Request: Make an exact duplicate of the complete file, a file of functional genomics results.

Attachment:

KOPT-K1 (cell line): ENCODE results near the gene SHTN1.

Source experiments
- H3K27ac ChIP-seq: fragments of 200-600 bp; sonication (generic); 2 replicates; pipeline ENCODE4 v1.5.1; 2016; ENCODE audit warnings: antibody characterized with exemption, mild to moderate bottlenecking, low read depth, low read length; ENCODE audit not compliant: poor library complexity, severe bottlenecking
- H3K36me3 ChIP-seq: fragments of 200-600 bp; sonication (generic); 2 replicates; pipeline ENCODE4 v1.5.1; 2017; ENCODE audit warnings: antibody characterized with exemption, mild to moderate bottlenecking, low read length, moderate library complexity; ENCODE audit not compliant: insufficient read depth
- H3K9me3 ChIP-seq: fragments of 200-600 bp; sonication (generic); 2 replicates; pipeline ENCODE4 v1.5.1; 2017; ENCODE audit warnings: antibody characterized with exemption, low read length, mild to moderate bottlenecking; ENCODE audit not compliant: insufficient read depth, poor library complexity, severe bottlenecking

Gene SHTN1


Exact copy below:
KOPT-K1 (cell line): ENCODE results near the gene SHTN1.

Source experiments
- H3K27ac ChIP-seq: fragments of 200-600 bp; sonication (generic); 2 replicates; pipeline ENCODE4 v1.5.1; 2016; ENCODE audit warnings: antibody characterized with exemption, mild to moderate bottlenecking, low read depth, low read length; ENCODE audit not compliant: poor library complexity, severe bottlenecking
- H3K36me3 ChIP-seq: fragments of 200-600 bp; sonication (generic); 2 replicates; pipeline ENCODE4 v1.5.1; 2017; ENCODE audit warnings: antibody characterized with exemption, mild to moderate bottlenecking, low read length, moderate library complexity; ENCODE audit not compliant: insufficient read depth
- H3K9me3 ChIP-seq: fragments of 200-600 bp; sonication (generic); 2 replicates; pipeline ENCODE4 v1.5.1; 2017; ENCODE audit warnings: antibody characterized with exemption, low read length, mild to moderate bottlenecking; ENCODE audit not compliant: insufficient read depth, poor library complexity, severe bottlenecking

Gene SHTN1